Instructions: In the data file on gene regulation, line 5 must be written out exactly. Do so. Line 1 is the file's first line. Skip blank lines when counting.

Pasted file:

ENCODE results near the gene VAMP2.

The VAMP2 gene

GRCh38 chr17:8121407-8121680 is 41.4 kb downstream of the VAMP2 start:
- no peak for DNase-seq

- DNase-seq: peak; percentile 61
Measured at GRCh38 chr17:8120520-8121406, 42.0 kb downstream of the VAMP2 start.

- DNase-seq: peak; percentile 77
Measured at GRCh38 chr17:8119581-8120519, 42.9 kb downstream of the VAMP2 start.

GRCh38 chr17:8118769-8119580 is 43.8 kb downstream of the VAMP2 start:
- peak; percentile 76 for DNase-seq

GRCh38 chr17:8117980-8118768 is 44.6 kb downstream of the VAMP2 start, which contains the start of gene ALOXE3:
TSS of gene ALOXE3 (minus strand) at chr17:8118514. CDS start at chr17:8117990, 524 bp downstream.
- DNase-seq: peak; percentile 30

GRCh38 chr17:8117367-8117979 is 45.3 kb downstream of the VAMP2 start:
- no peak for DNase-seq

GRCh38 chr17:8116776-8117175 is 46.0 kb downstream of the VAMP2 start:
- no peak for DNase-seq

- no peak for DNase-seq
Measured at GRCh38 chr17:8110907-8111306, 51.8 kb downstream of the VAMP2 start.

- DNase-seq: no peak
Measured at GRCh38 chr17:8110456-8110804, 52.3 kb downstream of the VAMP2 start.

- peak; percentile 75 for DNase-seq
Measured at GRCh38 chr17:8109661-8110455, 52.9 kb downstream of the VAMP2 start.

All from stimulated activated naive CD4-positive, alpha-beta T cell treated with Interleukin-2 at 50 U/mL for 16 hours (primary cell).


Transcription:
- DNase-seq: peak; percentile 61